• .
  • Email
  • .
  • Add Tags 

Morrison government to announce $32.6m in next week’s budget while Labor pledges $47m if it wins election

Women with breast cancer have secured commitments from both the major parties for additional funding for MRI scans – $32.6m from the Morrison government coming in next week’s budget, and $47m from Labor if it wins in May.

The Coalition will use next Tuesday’s budget to create two new Medicare items for MRI of the breast, to be available from 1 November 2019, scans that will enable more accurate diagnosis and treatment of breast cancer.

Related: Medicare: Labor vows to lift freeze on rebates if it wins federal election

Related: Cost of x-rays and ultrasounds to drop under Coalition pledge to increase Medicare rebates

  • Show original
  • .
  • Share
  • .
  • Favorite
  • .
  • Email
  • .
  • Add Tags 

Study says women aged 50-69 most likely to benefit, while those aged 70-79 will gain least

Death rates from breast cancer are falling faster in Britain than in any other of the six most populous countries in Europe, research shows.

The rate of death from the disease has fallen by 17.7% since 2010-2014 thanks to screening, earlier diagnosis and better treatment, a Europe-wide study has found.

Related: GPs could use breast cancer 'calculator' to predict risk to women

  • Show original
  • .
  • Share
  • .
  • Favorite
  • .
  • Email
  • .
  • Add Tags 

UK women claim they were not told enough about potential risk of rare breast cancer

A group of more than 200 women are considering legal action over controversial breast implants that have been linked to a rare form of cancer.

The women claim they were not sufficiently informed about the risks of textured Allergan implants, which were pulled from the European market in December. Six of the women developed anaplastic large cell lymphoma (ALCL), a rare blood cancer that has been linked to textured implants.

  • Show original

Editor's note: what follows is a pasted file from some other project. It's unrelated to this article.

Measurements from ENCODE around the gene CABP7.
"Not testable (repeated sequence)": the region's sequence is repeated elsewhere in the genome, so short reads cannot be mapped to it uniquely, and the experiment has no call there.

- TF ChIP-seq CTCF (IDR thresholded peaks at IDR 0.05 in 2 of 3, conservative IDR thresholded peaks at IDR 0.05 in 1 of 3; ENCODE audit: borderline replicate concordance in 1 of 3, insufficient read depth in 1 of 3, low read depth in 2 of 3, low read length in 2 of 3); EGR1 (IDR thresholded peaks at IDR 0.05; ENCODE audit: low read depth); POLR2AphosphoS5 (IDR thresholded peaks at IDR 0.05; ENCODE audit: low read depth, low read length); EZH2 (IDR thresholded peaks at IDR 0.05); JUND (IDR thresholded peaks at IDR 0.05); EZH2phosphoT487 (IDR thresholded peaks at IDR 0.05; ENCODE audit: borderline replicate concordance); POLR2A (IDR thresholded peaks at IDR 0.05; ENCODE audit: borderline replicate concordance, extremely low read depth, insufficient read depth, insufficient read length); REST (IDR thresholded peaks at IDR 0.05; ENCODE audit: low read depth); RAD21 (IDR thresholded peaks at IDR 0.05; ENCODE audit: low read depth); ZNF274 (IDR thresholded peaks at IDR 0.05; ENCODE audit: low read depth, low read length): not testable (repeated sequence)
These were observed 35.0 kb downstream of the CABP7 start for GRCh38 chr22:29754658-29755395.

• .
  • Share
  • .
  • Favorite
  • .
  • Email
  • .
  • Add Tags 

Home Office says ritual is child abuse and should be prosecuted under assault laws

The government has vowed to confront the practice of breast-ironing, calling it child abuse and saying the police should prosecute offenders under assault laws.

In a written parliamentary statement following Guardian revelations that the abusive practice was spreading in the UK, the Home Office said it was committed to challenging the cultural attitudes behind all “honour-based abuse”, but gave no indication it would legislate.

Related: How breast ironing is spreading in the UK

If you or someone close to you have been affected by this story you can tell us your experience using our encrypted form.

  • Show original
  • .
  • Share
  • .
  • Favorite
  • .
  • Email
  • .
  • Add Tags 

National Audit Office finds more than 150,000 untested samples in laboratories

More than 150,000 untested cervical screening samples were discovered in laboratories across England, Whitehall’s spending watchdog has found.

The National Audit Office (NAO) said that changes to testing arrangements led to a backlog. This has since been reduced, but the size of the backlog suggests that hundreds of thousands of women have had to wait to find out if they needed treatment.

Related: If we don’t stop smearing smear tests, women will die of embarrassment

Read for later

Articles marked as Favorite are saved for later viewing.
close
  • Show original
  • .
  • Share
  • .
  • Favorite
  • .
  • Email
  • .
  • Add Tags 

Separate tags by commas
To access this feature, please upgrade your account.
Start your free month
Free Preview